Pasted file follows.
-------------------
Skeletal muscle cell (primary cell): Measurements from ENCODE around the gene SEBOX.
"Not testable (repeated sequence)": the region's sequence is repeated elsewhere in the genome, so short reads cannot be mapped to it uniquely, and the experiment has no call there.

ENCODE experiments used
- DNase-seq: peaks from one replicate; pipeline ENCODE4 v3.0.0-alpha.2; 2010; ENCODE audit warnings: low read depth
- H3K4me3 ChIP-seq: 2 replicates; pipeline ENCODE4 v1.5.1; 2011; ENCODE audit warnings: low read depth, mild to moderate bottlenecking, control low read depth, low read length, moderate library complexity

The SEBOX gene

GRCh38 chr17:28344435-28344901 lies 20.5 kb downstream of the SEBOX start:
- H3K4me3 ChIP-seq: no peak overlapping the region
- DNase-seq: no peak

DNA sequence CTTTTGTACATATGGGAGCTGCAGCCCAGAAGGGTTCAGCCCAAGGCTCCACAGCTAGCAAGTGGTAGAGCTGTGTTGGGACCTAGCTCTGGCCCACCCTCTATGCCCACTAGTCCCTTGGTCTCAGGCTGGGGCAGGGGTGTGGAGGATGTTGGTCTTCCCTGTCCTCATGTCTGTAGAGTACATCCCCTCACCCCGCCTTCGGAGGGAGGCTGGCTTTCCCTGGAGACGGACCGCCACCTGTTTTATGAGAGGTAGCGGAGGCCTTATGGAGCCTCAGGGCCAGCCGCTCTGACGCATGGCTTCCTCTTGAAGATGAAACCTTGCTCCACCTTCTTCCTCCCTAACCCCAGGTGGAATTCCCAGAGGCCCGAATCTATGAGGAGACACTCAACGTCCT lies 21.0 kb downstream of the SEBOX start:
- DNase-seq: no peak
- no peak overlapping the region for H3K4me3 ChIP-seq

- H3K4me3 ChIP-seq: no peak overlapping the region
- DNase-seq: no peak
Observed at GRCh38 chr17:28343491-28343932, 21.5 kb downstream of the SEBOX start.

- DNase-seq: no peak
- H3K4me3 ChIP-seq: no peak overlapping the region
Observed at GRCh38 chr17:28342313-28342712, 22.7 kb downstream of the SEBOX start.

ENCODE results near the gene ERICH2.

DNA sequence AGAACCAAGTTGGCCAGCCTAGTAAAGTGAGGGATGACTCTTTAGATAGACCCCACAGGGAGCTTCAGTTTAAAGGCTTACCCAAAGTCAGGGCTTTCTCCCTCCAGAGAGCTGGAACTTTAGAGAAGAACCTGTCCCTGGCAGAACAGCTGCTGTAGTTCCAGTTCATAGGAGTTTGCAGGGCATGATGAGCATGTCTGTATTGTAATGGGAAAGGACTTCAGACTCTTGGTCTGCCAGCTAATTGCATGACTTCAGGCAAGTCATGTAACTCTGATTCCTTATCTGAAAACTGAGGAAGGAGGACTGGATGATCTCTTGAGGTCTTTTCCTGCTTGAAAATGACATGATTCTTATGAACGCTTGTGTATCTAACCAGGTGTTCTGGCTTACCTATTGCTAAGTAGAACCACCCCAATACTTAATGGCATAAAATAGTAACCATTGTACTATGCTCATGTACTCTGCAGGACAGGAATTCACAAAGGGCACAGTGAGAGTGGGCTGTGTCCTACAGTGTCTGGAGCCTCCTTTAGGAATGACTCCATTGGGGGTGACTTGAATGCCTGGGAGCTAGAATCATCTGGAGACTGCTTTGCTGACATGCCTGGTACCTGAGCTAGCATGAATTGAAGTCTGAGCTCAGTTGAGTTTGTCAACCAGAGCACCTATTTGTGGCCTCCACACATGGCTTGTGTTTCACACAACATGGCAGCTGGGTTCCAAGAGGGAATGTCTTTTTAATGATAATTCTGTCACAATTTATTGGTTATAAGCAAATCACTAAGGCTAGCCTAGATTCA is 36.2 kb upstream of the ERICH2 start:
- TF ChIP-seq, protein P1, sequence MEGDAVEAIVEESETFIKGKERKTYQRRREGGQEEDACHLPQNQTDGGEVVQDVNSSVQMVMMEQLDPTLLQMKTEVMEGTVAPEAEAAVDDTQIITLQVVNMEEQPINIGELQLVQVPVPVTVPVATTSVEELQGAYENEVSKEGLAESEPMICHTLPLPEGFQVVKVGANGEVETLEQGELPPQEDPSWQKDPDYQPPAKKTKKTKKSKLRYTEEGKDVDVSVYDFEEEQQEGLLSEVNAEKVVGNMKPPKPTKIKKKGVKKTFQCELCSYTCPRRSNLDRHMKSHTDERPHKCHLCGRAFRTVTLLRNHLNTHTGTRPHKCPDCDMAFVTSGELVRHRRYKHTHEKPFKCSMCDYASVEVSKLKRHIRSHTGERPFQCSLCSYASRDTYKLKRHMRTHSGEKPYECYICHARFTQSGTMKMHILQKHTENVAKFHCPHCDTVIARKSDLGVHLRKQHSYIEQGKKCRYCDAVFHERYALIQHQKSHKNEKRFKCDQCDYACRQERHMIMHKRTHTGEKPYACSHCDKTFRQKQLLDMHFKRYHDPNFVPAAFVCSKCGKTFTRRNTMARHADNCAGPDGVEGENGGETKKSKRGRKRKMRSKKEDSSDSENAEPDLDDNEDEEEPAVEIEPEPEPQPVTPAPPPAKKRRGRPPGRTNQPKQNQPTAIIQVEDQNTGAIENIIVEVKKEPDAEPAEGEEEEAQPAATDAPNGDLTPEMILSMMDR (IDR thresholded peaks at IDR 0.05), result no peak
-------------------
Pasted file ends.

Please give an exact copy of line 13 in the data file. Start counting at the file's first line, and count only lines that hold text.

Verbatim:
- H3K4me3 ChIP-seq: no peak overlapping the region